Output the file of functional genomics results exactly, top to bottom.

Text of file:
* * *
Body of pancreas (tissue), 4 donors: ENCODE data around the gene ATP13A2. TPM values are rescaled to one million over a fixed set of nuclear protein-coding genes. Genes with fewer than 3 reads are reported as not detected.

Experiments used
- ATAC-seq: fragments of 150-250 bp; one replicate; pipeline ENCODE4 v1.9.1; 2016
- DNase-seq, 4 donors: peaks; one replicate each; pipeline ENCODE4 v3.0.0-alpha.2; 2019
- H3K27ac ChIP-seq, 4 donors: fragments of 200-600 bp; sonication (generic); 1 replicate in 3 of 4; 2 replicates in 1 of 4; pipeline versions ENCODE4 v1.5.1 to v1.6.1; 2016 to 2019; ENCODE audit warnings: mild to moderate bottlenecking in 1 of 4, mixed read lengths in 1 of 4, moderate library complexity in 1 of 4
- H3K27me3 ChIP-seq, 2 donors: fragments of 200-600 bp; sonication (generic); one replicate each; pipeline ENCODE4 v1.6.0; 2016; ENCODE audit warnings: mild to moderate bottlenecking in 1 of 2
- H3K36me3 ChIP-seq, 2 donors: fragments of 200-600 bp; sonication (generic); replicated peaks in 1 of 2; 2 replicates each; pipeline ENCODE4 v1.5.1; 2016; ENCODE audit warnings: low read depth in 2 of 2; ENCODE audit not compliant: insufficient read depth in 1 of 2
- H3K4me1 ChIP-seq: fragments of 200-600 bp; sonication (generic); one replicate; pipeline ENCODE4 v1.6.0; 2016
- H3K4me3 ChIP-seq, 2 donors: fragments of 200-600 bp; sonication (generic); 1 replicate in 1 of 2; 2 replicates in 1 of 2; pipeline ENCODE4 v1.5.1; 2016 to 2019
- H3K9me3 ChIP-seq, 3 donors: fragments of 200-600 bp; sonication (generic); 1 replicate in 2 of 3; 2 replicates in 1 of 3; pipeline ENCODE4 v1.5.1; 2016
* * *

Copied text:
Body of pancreas (tissue), 4 donors: ENCODE data around the gene ATP13A2. TPM values are rescaled to one million over a fixed set of nuclear protein-coding genes. Genes with fewer than 3 reads are reported as not detected.

Experiments used
- ATAC-seq: fragments of 150-250 bp; one replicate; pipeline ENCODE4 v1.9.1; 2016
- DNase-seq, 4 donors: peaks; one replicate each; pipeline ENCODE4 v3.0.0-alpha.2; 2019
- H3K27ac ChIP-seq, 4 donors: fragments of 200-600 bp; sonication (generic); 1 replicate in 3 of 4; 2 replicates in 1 of 4; pipeline versions ENCODE4 v1.5.1 to v1.6.1; 2016 to 2019; ENCODE audit warnings: mild to moderate bottlenecking in 1 of 4, mixed read lengths in 1 of 4, moderate library complexity in 1 of 4
- H3K27me3 ChIP-seq, 2 donors: fragments of 200-600 bp; sonication (generic); one replicate each; pipeline ENCODE4 v1.6.0; 2016; ENCODE audit warnings: mild to moderate bottlenecking in 1 of 2
- H3K36me3 ChIP-seq, 2 donors: fragments of 200-600 bp; sonication (generic); replicated peaks in 1 of 2; 2 replicates each; pipeline ENCODE4 v1.5.1; 2016; ENCODE audit warnings: low read depth in 2 of 2; ENCODE audit not compliant: insufficient read depth in 1 of 2
- H3K4me1 ChIP-seq: fragments of 200-600 bp; sonication (generic); one replicate; pipeline ENCODE4 v1.6.0; 2016
- H3K4me3 ChIP-seq, 2 donors: fragments of 200-600 bp; sonication (generic); 1 replicate in 1 of 2; 2 replicates in 1 of 2; pipeline ENCODE4 v1.5.1; 2016 to 2019
- H3K9me3 ChIP-seq, 3 donors: fragments of 200-600 bp; sonication (generic); 1 replicate in 2 of 3; 2 replicates in 1 of 3; pipeline ENCODE4 v1.5.1; 2016